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  • Niagara Pumphouse - Beginners Video Tips by Sandy

    Location: Niagara-on-the-Lake, ON

    If you are looking to begin your artistic journey in acrylic painting, Niagara..
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    The Niagara Pumphouse Arts Centre is offering a series of on-line watercolour workshops..
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  • 2nd Annual

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    Light Space & Time Online Art Gallery announces an art call for the..
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  • 10th Artist Spotlight Solo Art Competition

    Location: Palm Springs, CA

    Fusion Art is now accepting entries for the 10th Artist Spotlight Solo Art..
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  • 5th Annual Cityscapes Art Competition

    Location: Palm Springs, CA

    Fusion Art invites submissions for the 5th Annual Cityscapes art competition for an..
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  • “Abstract” International Call - Art & Literature Journal - Deadline June 30, 2020

    Location: Toronto, ON

    | Theme: Abstractions are all around us. Ideas can be abstract; existing as..
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  • Call for Art - 10th Annual

    Location: Palm Springs, CA

    Light Space & Time Online Art Gallery announces an art call for the..
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  • Puppet Power 2020: Puppets Go Existential and ONLINE!

    Location: Calgary, AB

    In response to the Covid – 19 situation WP Puppet Theatre has moved..
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  • 2nd Annual Lines, Shapes & Objects

    Location: Palm Springs, CA

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  • 2021 ArtTreasury Collector’s Annual Call For Artists – Deadline November 30, 2020

    Location: Toronto, ON

    ArtTreasury is a magazine – an annual treasure box of artist information and..
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  • Collaborative Art Project Call For Submissions

    Location: Waterloo, ON

    Co-Ex Art is a collaborative art initiative that has just released it's first..
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  • “10th Anniversary” Online Art Competition

    Location: Palm Springs, CA

    Light Space & Time Online Art Gallery announces an art call for a..
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  • Call for Art - Still Life Art Competition

    Location: Palm Springs, CA

    Fusion Art invites submissions for its 14th Quarterly Art Competition – Still Life. For..
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  • BORDERS - ITSLIQUID International Art and Architecture Festival

    Location: Venice,

    CALL FOR ARTISTS BORDERS | Venice July-Nov 2020 ITSLIQUID International Art and Architecture Festival Deadline:..
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  • Geoff Farnsworth: Colour Worker

    Location: Niagara-On-The-Lake, ON

    Join the Niagara Pumphouse for the opening reception for the exhibition entitled, “Geoff..
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  • Art, Wine, Interior Design Show

    Location: Winnipeg, MB

    Art, Wine, Interior Design Show! Exhibitor opportunities for Visual artists, Interior Designers and Wineries. Finding..
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Canadian Sculptor represents Canada - Part 3 of 3

By Patricia Leguen April 21, 2003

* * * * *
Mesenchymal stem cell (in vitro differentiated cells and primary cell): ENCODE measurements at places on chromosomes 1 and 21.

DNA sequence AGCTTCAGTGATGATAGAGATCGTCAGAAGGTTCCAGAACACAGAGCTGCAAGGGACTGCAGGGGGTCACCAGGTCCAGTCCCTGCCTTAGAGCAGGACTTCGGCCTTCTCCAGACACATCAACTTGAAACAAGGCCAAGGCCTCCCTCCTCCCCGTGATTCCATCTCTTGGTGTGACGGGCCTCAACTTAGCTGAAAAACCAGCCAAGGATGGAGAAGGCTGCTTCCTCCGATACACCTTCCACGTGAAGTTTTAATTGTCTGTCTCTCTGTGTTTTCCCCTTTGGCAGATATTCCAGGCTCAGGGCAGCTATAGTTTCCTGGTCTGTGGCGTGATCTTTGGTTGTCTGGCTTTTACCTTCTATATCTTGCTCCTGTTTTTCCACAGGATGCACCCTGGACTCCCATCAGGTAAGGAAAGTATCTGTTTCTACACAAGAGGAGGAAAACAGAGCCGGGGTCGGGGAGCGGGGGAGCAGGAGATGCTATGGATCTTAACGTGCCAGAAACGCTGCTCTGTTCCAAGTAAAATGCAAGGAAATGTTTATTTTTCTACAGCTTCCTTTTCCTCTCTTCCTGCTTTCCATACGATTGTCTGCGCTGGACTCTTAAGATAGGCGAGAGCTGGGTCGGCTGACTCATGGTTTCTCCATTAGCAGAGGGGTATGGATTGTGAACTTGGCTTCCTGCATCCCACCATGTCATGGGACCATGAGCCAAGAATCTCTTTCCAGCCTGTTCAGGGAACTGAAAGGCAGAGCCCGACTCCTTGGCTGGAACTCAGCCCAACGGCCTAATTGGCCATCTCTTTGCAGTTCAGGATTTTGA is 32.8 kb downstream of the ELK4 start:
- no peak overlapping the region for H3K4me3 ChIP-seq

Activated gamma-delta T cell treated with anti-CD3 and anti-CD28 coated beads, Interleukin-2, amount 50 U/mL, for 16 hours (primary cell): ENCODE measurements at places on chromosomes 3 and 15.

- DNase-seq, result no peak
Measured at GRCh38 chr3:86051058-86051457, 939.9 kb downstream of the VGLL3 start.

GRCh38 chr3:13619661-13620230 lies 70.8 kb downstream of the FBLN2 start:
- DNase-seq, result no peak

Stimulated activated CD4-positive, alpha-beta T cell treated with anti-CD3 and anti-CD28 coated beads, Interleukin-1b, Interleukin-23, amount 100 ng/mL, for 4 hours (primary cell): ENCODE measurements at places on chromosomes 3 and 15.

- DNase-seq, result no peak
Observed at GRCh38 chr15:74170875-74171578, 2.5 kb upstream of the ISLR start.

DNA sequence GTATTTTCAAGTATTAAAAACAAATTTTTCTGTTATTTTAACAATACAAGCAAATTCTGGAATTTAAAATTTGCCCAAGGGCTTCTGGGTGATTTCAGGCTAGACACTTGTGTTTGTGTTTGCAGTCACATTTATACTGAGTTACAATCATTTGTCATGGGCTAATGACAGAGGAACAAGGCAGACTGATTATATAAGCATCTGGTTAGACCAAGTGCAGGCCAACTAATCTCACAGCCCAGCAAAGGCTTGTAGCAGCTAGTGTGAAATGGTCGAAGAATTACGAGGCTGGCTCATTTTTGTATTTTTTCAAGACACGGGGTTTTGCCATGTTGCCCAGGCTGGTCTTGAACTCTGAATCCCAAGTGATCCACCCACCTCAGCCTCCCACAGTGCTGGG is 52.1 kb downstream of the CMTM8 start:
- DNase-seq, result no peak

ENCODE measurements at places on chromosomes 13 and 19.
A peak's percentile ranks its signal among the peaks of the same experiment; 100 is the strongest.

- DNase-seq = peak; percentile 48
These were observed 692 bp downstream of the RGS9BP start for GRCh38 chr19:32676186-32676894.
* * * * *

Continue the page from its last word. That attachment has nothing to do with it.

} Travel Journal 2001 - Part 3 Canadian Sculptor represents Canada I came back from Japan on February 18th, had a few days to recover from jet lag, and was off to Montreal on the 22nd to interpret at a conference until the 25th in the morning. My return flight to Saskatoon was at 5 p.m. on the Sunday and I was to take a flight to Beijing at 9 a.m the next morning. There was freezing rain in Montreal and the plane stayed on the runway for an extra hour. I did catch my connecting flight to Saskatoon, arrived at midnight and found out that my luggage had stayed in Toronto. I was so happy I made it back that it did not really bother me. Anyway, I only had winter clothes in it and my camera was in my carry-on. I finished packing an old suitcase at 2 a.m. and took a cab to the airport at 7 a.m. I told the Air Canada agent to store my luggage until my return from China two weeks later and I was off. When I arrived in Vancouver I asked to talk to an Air Canada manager to see if, as a frequent flyer, he could upgrade me to business class to Beijing since I was the only Canadian invited to this first International Colored Sand Sculpture Competition in Luliang, Yunan province, China, February 26 to March 13. I showed him my official invitation letter and he agreed. What a relief! I sat down for a long but comfortable flight. The stewardesses asked me about my trip to China. I told them and showed them small photo albums that I carry with me with pictures of some of my snow, ice and sand sculptures. They were very impressed. I asked if I could go to the cockpit and they suggested I bring my photos. I walked in, introduced myself to the pilot and the co-pilot turned around and said « Patricia! Do you remember me? » It was the same co-pilot when I flew to Beijing in January 1999 on my way to Harbin, in Manchuria, to carve ice and snow. We talked for a while and I asked if I could sit in the cockpit for the landing. They said "No problem". I was thrilled to see the Great Wall from up there and it made my day. Once in Beijing I had to wait for a few hours to catch a connecting flight to Shanghai. I finally arrived in the evening and was greeted by one of the interpreters and his girlfriend. I could not wait to get some fresh air. It was nice and warm out. I asked to sit in the front of the car so I could see the city by night. The driver, who was one of the organizers, told me I would have two live chickens in a box at my feet. Oh well! welcome to Shanghai! After a long ride we arrived at a large downtown hotel. After three weeks in Japan , it felt really strange to hear Mandarin everywhere. I took a shower, ordered some food and then tried to get some sleep. I was up at dawn and met all the other sculptors and the American organizers in the hallway after breakfast. We all went to visit a city museum and had our first Chinese lunch all together. We spent the rest of the day walking in the old city browsing and bargaining for souvenirs. The next morning we all went to the airport early to catch a flight to Kunmin, far on the western edge of China. Then we had to pile all our luggage inside a bus for the ride to Luliang which took another four hours. When we finally arrived at the Luliang hotel around 6 p.m., there was a large welcome banner for us above the entrance. We had supper and I went for a walk with the Mexican sculptor who was very happy to have someone to speak Spanish to. The next day we all went to the Sand Forest, half an hour away, where the competition was held. It is a beautiful park with sandstone formations on each side of a canyon. After lunch at the small hotel inside the park, we all went for a hike and admired the view. We also met with our crew of Chinese helpers and our interpreter and I explained to them what I was planning on carving. We spent the rest of the afternoon horseback riding in the hills. We walked down to a lake where we took a small motor boat back to the park. It was really nice to get some exercise before the start of the competition the next day. We arrived there at 9 a.m. for the shovelling ceremony. It was a little cool, about 8oC and, as we waited for the officials, we started dancing to the pop music on the sound system to keep warm. The local TV reporters were there and they showed the whole event on the news every day! We were the local heroes after that. We started carving our pyramid of compacted sand 26 ft long, 20 ft wide and 14 ft tall. We worked from 9 a.m. to 5 p.m. with an hour for lunch. My sculpture was called Peace on Earth. It represented a group of three young people on top of the world with the continents in relief. I had three university students, Nico from France, Syra from Thailand and Ruth from Kenya who modelled for me. I took photos of them wearing typical everyday clothes from their respective countries. The top pile of sand was full of rocks, some the size of my hand, and the sand was not very good. The best sand to carve is fine with silt in it to hold better when mixed with water and pounded. We had a draw the night before for the pyramids and I had to do with what I got. But it did not discourage me. I wanted to do the three figures standing up and larger than life, but given the sand, I decided to carve them only down to the waist. The heads were very large and looked great from a distance. I made European, Asian and African features, using the colored sand for the different skin color and hair. I inlaid colored sand for the patterns on the clothing. I only had a small collapse in the back while carving Nico's left arm. I spent a lot of time explaining to the helpers how to mix the sand properly so that it is neither too runny or too dry, and how to apply a handful at a time with a trowel. I made the continents in relief on the earth using all the different colors for contrast. I had brought a large colored map of the world and also a small globe for that purpose. My interpreter was not used to working with his hands and I had to ask for a replacement because he would just sit there daydreaming. It was the first time I had carved such a large mass of sand. Only one of the helpers, an art student, was a good worker, the others only shovelled or sieved colored sand in different piles. Most of the sculptors said that it was easier to work with one or two helpers rather than nine. Since they had no experience at all, I spent a lot of time explaining to the interpreter what needed to be done by the helpers. But even then, they would manage to do something different. It was a good learning experience for everyone. The scenery was very beautiful and peaceful. At times large pieces would fall off the sandstone cliffs. It reminded of the Grand Canyon and also of the Perito Moreno in Patagonia, one of the few glaciers in the world that is advancing instead of receding. The noise was almost as loud as when big chunks of blue ice would fall off into the lake. At lunch time, we had time to talk to the other sculptors. We became a very close group. The Chinese carvers stayed together and, since they did not speak any English, it was not easy to talk to them unless an interpreter was around. One of them spoke German and I was able to talk to him. All of us had brought photos of our work, except for them. We were also divided into two groups for the competition: six national sculptors and eight international sculptors plus 4 sculptors doing large demonstration pieces. At 5 p.m. we would take the bus back to the Hotel, shower, change and go out for supper. Afterwards Benjamin, the Mexican, and I explored the streets of the city and checked out all the little shops followed by dozens of children. We met some locals who worked at the massage parlor next to the hotel. We spent wonderful moments with them. They had never seen white people before and were eager to know more about us and teach us some Mandarin. We would all sit around a small stove sipping green tea until late at night. They invited us for supper after midnight in one of the local restaurants. There were all kinds of fresh vegetables and fish on display outside that were put in a pot of hot broth over a burner in a hole in the centre of the table. It seemed like people were up at daylight and were kept busy all day and on into the night. The day the competition ended we finished at noon, took pictures and had a chance to look at all the other sculptures. After lunch we all went to the Stone Forest by bus on a guided tour. The next morning we left around 10 a.m. to go to the closing ceremony. We could not believe the crowd when we arrived at the entrance to the park. Over 130,000 people took the bus from the city and walked the last few miles. After lunch we were escorted with all the dignitaries to a live show outdoors that lasted almost three hours. The hills were like a sea of people. After the awards ceremony on stage, we were treated to amazing performances by dancers of all kinds, famous singers and comedians. It took a long time for our van to get back to the highway. What a sight, we could not believe our eyes. The last night in Luliang, we all went for a long walk, realizing it was all over. The next morning we took the bus back to Kunmin and then flew back to Shanghai where we had one more day to ourselves before leaving. We all had supper together at the 5 star hotel and discussed the future of sand-sculpting, then went bowling until 2 in the morning. The organizers invited us to a traditional lunch at the hotel and we said good-bye to everybody hoping we would see each other again soon. __________________________________________________ Copyright © 2001 Patricia Leguen View more of Patricia's work on her website.